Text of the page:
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post #1 of 26 Old 06-16-2011, 11:36 AM Thread Starter
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Thoughts on leaf springs

Think I'm gonna install a rear leaf pack. Thoughts from the assembled throng?

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post #2 of 26 Old 06-16-2011, 11:37 AM
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Why, other than hauling heavy weight?


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post #3 of 26 Old 06-16-2011, 12:22 PM
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My old Tj had leafs front 4 link rear. Even on 42s it was the most stable rig I've ever wheeled.

31 jeeps in... still have issues
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post #4 of 26 Old 06-16-2011, 12:37 PM
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The JK-8 runs rear leaf springs.

IDK, I personally would rather run either stock style with coils or run coilovers (preferably! But- $$$).

Reasons (IMO):
1) Leaf springs run spring under will kill ground clearance
2) Leaf springs run spring over would be too much lift
3) Coil/link setup makes for more controllable articulation if you are building for extreme flex. Yes, in a moderate flex setup, leaves can be made to be a VERY stable vehicle but, for extreme flex, coil/link makes for more controlled flex since you can design in exactly what arc you want the axle to move in.
4) Coil/link offers more adjustability
5) the suspension setup of coil/link is not solely dependent on the spring like leaves are. (if you break a leaf, you lose axle positioning vs on a well thought out coil/link, if a coil busted, you'd just be sitting on your bumpstops with the axle still positioned correctly)
6) You can shape the links in such a way as to maximize ground clearance under them, or design the setup to protect the drivshafts, etc. Leaves don't give many positioning/shape options.

Advantages to leaf springs:
Simple, cheap, easily tuneable (take out a leaf, add a leaf, interchange packs), potentially higher load capacity, stable ride.

I'd keep coils (or go coilover!) personally. When I had a leafsprung offroad rig, I really wanted to switch it to coilovers!!!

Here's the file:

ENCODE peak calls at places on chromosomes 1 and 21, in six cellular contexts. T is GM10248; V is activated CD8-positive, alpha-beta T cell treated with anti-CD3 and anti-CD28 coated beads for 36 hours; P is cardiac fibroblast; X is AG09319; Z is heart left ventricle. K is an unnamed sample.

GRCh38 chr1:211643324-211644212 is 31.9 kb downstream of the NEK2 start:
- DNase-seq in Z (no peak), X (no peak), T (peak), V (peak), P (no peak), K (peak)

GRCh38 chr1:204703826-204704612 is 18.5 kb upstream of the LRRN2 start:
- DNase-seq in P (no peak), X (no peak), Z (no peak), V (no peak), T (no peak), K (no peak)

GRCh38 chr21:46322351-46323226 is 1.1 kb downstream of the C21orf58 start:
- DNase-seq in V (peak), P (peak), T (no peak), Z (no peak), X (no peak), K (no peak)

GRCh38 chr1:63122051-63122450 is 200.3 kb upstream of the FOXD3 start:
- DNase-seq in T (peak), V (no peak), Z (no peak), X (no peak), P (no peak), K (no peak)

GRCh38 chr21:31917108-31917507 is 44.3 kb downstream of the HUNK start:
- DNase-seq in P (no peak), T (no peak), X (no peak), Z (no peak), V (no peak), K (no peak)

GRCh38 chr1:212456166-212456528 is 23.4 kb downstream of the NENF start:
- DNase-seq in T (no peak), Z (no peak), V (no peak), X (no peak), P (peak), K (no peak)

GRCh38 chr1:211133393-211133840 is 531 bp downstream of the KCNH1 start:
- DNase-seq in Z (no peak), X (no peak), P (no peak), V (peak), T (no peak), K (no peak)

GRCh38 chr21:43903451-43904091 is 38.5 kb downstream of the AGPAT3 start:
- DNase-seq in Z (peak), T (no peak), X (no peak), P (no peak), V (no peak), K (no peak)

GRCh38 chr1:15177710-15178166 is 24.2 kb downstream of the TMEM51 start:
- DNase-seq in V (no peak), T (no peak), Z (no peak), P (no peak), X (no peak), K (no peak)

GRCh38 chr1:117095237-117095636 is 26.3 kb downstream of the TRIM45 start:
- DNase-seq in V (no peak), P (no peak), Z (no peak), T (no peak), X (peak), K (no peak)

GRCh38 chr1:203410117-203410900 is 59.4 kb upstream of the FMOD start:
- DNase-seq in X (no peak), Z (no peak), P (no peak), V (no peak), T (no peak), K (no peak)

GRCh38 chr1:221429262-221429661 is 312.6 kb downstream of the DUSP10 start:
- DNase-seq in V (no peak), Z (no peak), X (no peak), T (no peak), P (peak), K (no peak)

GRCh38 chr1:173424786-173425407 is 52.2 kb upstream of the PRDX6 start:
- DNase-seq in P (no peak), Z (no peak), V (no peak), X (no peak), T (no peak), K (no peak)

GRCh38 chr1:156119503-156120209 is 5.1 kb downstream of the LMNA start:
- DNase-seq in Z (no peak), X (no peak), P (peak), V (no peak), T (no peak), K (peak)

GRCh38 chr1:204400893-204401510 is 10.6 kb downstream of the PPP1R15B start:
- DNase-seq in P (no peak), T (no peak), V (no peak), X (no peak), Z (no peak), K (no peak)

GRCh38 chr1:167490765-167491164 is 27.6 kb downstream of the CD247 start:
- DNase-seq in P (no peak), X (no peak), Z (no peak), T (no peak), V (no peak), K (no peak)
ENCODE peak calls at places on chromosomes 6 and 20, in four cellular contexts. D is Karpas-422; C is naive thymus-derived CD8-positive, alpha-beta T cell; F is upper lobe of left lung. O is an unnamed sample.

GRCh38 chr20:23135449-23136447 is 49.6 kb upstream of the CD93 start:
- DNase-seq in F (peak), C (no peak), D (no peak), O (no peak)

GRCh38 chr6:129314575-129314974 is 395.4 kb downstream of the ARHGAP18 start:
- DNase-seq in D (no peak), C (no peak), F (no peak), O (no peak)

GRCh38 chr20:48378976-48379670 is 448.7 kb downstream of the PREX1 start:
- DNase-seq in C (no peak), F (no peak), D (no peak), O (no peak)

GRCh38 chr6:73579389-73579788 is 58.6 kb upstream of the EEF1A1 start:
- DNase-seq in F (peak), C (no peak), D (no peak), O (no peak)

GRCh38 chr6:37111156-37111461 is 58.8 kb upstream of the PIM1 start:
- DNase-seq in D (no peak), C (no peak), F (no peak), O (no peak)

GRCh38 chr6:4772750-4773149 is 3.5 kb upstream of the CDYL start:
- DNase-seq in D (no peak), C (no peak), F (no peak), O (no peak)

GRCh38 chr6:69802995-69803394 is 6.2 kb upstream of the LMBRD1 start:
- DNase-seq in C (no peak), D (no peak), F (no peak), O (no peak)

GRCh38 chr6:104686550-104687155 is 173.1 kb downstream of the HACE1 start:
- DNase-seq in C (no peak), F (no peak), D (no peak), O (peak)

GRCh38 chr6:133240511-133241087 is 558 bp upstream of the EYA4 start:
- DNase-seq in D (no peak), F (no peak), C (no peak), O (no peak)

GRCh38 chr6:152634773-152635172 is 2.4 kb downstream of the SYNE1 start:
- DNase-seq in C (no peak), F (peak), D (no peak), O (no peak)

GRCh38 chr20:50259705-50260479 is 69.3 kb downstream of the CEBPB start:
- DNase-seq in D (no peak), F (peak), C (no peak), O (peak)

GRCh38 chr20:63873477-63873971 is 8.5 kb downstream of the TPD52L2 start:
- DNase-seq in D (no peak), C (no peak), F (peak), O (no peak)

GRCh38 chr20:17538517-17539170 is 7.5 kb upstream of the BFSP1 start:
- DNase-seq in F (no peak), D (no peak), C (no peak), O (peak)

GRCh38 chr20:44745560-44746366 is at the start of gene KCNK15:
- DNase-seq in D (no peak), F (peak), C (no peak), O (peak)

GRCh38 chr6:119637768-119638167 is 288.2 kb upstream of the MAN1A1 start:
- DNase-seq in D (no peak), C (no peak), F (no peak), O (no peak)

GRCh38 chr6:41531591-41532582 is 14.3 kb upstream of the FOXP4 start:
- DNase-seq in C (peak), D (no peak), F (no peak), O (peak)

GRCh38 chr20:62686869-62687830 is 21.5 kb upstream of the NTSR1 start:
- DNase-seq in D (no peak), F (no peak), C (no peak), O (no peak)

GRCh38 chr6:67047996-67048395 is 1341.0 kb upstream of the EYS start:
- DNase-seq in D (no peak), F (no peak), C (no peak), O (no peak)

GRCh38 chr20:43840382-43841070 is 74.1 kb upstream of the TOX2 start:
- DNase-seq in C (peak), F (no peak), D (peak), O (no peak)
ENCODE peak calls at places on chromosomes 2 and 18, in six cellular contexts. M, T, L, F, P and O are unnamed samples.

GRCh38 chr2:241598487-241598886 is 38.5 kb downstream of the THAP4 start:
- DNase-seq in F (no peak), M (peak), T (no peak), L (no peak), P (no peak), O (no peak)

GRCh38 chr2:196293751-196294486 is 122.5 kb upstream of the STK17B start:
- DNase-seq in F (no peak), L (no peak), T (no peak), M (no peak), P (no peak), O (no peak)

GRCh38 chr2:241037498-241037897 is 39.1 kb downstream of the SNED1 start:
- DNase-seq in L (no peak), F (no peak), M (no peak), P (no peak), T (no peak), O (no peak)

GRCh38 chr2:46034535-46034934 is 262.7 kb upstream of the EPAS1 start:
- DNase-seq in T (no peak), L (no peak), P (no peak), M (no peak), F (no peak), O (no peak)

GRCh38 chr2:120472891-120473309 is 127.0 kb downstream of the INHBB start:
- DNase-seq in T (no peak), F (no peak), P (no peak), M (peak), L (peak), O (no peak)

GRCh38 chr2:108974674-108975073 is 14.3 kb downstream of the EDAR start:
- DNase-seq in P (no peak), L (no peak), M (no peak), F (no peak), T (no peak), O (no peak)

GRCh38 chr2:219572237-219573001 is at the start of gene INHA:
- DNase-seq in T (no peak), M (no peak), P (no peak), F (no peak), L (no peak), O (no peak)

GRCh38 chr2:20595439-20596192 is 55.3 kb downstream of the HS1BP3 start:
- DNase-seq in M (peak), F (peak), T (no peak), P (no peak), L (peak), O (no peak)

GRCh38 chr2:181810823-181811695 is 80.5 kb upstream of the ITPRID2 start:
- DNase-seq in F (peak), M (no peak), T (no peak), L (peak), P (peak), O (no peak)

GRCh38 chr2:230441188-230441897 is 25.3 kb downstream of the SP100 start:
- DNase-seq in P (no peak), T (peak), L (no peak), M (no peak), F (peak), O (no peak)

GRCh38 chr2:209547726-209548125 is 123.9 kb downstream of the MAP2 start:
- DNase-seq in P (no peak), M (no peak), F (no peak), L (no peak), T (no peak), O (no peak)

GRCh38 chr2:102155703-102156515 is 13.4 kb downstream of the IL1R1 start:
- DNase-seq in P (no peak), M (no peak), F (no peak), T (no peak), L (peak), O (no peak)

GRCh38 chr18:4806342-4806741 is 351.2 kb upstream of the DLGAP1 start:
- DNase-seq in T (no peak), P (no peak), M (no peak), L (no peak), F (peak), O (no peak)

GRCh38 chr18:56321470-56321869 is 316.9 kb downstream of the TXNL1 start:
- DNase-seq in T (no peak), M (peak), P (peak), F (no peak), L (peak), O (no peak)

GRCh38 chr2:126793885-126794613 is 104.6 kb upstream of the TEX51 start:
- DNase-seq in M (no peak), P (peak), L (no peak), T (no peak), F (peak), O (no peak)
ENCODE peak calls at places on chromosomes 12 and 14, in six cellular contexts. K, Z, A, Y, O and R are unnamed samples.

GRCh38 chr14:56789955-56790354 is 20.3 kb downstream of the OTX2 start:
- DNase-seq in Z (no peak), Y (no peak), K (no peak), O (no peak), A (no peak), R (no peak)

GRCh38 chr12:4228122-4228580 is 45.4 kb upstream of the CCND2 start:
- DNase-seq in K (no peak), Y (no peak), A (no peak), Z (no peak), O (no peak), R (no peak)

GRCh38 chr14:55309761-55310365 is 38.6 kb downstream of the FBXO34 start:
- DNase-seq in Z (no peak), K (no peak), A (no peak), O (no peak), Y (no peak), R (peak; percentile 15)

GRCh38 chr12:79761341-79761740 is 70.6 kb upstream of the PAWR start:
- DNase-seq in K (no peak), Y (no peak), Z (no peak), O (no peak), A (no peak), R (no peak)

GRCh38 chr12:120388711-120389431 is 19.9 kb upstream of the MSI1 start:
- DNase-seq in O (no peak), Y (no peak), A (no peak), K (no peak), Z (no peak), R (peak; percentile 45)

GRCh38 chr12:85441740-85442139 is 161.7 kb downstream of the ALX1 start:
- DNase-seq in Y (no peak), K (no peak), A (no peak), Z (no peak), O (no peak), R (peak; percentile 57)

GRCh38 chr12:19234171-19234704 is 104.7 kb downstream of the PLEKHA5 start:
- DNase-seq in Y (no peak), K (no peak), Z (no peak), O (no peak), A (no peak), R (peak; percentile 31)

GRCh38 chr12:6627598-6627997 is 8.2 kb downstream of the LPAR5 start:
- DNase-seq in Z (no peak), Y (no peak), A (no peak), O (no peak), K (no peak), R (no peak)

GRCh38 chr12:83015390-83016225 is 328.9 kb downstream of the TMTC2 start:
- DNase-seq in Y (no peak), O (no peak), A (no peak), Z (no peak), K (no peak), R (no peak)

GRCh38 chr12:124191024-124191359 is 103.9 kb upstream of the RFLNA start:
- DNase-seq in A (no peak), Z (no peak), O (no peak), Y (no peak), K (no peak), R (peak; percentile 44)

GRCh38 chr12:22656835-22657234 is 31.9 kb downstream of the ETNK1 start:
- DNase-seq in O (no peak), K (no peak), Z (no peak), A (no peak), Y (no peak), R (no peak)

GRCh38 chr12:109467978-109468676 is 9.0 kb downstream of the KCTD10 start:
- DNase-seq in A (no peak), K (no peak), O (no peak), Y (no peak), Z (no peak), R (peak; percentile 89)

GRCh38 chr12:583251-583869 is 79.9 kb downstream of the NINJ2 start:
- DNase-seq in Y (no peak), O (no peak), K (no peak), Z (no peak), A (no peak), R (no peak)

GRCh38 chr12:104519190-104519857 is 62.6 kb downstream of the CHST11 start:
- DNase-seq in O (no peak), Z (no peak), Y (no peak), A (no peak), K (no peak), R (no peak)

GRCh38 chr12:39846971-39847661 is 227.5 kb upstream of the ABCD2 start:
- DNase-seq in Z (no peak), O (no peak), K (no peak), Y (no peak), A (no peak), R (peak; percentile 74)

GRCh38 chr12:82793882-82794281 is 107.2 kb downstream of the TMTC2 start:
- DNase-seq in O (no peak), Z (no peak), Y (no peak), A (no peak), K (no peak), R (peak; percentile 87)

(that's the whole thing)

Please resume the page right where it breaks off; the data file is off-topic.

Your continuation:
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post #5 of 26 Old 06-16-2011, 12:51 PM
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4WS did it on his rig & it seemed really stable out in moab. I don't think I'd do it as I'm not a fan of leafs but it seems to work well in a big heavy rig such as our JKs. That being said, I have a buddy that has switch both of his YJs over to coilovers F&R & is a much happier man now. (both are built YJs with Atlas's, axles, etc.)

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post #6 of 26 Old 06-16-2011, 01:38 PM
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When wheeling out i Llano, i had a YJ in front of me and everytime he would pop the clutch and get the front end up on an obstacle his jeep would wobble like no ones business. At one point his jeep almost wobbled into another jeep. I don't know the whole set up, but it put me off leaf springs.

I think this thing is finally coming together. Still Needed: drive shafts, frame mount rails...then done son! For a while...
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post #7 of 26 Old 06-16-2011, 04:59 PM
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Not a fan of leafs over coils (coming from a YJ/XJ/Toy owner). Unless I was planning to get a Hemi, D60, and tow some heavy weight; id stick with the coils.
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post #8 of 26 Old 06-16-2011, 06:04 PM
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What drugs are you on......
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post #9 of 26 Old 06-16-2011, 08:48 PM
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When I get mine paid off I will be sticking full width d60/14bt and leaf springs under it. Watching guys spend thousands of dollars to make a good coil setup to me is nuts....to each his own.




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post #10 of 26 Old 06-16-2011, 08:52 PM